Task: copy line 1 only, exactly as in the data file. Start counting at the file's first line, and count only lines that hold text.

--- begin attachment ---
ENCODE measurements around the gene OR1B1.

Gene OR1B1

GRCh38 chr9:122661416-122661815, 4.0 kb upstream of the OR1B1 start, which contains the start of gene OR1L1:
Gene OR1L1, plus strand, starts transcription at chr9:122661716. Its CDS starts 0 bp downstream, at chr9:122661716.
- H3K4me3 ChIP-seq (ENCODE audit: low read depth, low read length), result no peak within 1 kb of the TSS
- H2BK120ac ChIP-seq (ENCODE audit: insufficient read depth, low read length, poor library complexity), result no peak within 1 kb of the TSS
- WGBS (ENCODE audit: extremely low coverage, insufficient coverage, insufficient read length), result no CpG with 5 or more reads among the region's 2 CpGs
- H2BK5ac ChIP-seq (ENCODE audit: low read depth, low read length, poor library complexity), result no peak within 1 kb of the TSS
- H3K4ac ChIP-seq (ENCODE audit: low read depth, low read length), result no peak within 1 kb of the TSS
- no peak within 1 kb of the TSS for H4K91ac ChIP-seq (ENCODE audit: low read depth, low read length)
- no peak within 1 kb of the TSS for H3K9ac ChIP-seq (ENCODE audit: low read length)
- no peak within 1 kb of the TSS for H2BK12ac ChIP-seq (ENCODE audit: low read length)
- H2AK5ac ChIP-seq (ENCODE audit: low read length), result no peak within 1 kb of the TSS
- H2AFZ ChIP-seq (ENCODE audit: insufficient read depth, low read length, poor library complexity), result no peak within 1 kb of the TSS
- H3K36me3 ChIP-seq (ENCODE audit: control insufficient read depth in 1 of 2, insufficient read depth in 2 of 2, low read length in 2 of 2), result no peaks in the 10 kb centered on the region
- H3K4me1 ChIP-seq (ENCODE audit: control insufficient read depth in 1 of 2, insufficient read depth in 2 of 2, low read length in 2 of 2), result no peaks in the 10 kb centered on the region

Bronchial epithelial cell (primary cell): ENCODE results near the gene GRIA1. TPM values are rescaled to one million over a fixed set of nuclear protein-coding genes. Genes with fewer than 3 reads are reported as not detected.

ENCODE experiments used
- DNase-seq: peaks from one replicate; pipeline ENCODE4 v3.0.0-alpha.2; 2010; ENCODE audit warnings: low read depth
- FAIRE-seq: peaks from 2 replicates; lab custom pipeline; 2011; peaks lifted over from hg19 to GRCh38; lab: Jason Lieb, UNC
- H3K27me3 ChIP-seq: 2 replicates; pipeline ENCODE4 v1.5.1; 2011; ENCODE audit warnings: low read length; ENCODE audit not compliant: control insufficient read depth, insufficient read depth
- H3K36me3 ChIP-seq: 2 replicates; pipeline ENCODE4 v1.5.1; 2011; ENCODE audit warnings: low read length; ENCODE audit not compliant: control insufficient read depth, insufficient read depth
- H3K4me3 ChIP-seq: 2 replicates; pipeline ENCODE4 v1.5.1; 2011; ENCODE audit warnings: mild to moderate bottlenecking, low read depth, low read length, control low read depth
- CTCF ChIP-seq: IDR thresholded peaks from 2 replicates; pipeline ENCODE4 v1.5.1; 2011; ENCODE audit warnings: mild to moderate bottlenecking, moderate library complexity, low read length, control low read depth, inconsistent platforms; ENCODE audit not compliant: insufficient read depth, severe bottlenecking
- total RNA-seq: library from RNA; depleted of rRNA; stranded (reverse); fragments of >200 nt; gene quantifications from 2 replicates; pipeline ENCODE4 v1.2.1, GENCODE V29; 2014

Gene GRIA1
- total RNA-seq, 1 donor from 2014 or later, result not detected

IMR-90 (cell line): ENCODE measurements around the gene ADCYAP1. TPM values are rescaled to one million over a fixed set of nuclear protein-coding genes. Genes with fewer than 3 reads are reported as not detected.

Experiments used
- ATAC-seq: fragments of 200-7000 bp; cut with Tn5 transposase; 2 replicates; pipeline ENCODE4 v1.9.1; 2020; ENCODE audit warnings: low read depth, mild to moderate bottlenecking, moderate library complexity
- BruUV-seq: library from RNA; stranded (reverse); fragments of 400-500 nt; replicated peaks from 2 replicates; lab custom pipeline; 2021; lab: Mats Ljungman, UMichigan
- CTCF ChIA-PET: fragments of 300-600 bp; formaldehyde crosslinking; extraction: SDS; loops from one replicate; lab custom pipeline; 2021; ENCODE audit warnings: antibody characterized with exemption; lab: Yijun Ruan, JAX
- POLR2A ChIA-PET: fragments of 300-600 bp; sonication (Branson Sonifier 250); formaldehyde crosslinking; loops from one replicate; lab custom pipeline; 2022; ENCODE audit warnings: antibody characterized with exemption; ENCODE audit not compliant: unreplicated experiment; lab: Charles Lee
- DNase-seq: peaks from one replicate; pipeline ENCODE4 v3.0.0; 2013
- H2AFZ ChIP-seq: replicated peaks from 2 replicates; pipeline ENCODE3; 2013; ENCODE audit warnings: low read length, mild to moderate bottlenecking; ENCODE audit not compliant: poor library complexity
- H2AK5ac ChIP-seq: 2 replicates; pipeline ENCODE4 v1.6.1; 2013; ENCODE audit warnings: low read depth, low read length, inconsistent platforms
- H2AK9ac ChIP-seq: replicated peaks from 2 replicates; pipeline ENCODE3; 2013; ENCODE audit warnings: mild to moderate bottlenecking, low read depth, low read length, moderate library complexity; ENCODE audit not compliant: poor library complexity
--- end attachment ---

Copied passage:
ENCODE measurements around the gene OR1B1.